Only Five Patients Apply For Medicinal Cannabis Licence Due To Extortionate Fee

A new government panel set up to give patients a licence for medicinal cannabis has received almost no applications after the Home Office imposed a fee of £3,655 per patient, according to The Times.

The paper said that  fewer than five applications have been received. Patients have condemned the panel as a “farce” and a “gesture” aimed at placating the public and media.

Applicants for a licence, who must be clinicians on the General Medical Council’s specialist register, fill in an 11-page form detailing every drug prescribed to the patient with a “comprehensive” explanation of why he or she is “genuinely clinically exceptional”. The form says “very few” patients will qualify.

For NHS patients, the £3,655 fee is paid by a hospital trust, not the patient. But hospital trusts, like the rest of the NHS, is notoriously underfunded.

The first person granted a licence is Sophia Gibson, 7, from Co Down, who has a severe form of epilepsy.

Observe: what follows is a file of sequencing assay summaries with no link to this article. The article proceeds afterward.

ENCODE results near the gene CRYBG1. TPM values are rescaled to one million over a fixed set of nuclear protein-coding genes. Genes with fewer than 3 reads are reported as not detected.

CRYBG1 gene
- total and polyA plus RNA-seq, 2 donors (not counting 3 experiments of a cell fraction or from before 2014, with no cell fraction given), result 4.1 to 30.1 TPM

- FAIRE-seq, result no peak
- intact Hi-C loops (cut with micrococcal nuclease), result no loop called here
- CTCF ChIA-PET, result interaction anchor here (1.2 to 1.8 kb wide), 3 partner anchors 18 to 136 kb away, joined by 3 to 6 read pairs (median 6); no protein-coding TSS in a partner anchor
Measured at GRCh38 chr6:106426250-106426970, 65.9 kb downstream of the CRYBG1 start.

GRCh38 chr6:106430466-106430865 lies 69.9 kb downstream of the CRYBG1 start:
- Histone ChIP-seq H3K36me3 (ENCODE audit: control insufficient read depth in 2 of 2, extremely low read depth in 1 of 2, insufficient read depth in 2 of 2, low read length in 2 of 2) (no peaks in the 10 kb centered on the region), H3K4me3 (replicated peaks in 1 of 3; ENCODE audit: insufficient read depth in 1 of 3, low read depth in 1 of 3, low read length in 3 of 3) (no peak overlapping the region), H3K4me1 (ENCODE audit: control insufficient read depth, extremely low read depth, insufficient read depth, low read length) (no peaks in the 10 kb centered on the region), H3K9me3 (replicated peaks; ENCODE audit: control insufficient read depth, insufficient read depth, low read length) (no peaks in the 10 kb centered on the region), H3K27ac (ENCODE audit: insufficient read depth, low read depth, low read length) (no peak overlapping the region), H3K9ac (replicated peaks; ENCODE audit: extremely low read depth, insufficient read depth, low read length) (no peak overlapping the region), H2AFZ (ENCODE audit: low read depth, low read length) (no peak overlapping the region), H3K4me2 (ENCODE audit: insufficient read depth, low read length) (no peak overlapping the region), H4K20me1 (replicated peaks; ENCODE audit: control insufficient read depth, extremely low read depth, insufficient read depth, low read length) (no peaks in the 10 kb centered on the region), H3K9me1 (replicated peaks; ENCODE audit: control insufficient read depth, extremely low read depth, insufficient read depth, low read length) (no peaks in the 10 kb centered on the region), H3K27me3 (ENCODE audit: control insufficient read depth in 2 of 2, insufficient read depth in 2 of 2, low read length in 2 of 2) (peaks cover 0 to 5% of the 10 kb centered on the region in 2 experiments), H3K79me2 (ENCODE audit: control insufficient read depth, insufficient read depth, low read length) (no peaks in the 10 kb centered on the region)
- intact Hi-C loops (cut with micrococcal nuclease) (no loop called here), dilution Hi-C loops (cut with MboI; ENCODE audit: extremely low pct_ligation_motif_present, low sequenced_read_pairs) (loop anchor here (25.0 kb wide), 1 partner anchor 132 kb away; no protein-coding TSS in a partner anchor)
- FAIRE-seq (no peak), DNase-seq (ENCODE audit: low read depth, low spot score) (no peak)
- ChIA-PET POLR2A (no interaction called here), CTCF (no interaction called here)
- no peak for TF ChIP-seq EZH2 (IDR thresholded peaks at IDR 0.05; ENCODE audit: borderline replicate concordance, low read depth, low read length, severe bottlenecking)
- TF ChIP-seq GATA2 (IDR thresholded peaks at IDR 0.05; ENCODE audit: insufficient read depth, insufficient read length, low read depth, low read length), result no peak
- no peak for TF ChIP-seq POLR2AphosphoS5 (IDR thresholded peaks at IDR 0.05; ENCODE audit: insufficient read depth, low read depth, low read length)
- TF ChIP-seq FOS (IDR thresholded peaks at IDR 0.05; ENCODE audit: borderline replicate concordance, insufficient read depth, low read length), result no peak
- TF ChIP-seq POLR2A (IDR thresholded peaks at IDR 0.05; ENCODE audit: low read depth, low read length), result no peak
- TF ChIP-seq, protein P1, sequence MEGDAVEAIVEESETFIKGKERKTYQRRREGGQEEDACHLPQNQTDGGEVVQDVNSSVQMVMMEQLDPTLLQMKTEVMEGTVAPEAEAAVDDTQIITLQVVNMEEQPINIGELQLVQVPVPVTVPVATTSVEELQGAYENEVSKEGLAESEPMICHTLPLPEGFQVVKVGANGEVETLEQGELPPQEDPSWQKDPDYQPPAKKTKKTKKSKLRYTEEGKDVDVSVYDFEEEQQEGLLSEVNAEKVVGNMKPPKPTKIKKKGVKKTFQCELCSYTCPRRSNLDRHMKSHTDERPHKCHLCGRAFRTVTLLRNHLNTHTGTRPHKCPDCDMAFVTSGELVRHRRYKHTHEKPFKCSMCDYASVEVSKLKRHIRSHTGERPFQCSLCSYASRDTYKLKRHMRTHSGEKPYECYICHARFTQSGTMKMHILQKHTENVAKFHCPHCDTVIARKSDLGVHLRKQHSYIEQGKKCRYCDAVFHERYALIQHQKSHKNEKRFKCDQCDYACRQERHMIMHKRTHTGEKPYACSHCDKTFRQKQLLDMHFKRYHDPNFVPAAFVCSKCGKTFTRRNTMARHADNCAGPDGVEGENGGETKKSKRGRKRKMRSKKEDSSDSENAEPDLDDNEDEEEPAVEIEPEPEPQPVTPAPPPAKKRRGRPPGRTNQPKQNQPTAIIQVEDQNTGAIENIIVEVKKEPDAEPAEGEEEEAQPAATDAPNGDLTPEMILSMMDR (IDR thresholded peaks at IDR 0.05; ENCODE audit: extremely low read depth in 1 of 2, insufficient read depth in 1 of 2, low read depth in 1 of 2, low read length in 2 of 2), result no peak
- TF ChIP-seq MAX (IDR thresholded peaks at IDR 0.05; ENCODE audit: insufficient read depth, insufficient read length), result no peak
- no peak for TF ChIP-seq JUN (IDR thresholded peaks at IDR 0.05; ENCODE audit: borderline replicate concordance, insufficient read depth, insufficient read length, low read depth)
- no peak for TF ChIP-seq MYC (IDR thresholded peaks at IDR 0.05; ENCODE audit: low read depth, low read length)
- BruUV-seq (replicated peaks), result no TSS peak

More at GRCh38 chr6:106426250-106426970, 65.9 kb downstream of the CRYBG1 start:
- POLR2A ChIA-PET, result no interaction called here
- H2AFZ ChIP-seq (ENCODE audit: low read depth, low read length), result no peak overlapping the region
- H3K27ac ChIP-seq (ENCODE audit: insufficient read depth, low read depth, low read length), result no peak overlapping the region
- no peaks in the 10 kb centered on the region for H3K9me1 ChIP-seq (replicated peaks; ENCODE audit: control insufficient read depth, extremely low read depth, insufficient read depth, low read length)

Lara Smith, a sufferer from chronic pain who travels to Amsterdam for cannabis, told The Times she would not be using the new procedure, which she described as “farcical” and “prohibitive”.

She added: “The cost and complexity is a massive barrier.” The Home Office said it would “urgently review” the fees.

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Comments (3)

  1. This is absolutely disgusting! People who use black market cannabis for pain relief don't want to break the law, but are FORCED to take control of the pain relief.
  2. yeah we need to grow loads and sell it to teenagers to be able to afford the licence to grow it legally,, way to go uk gov, good fucking job......

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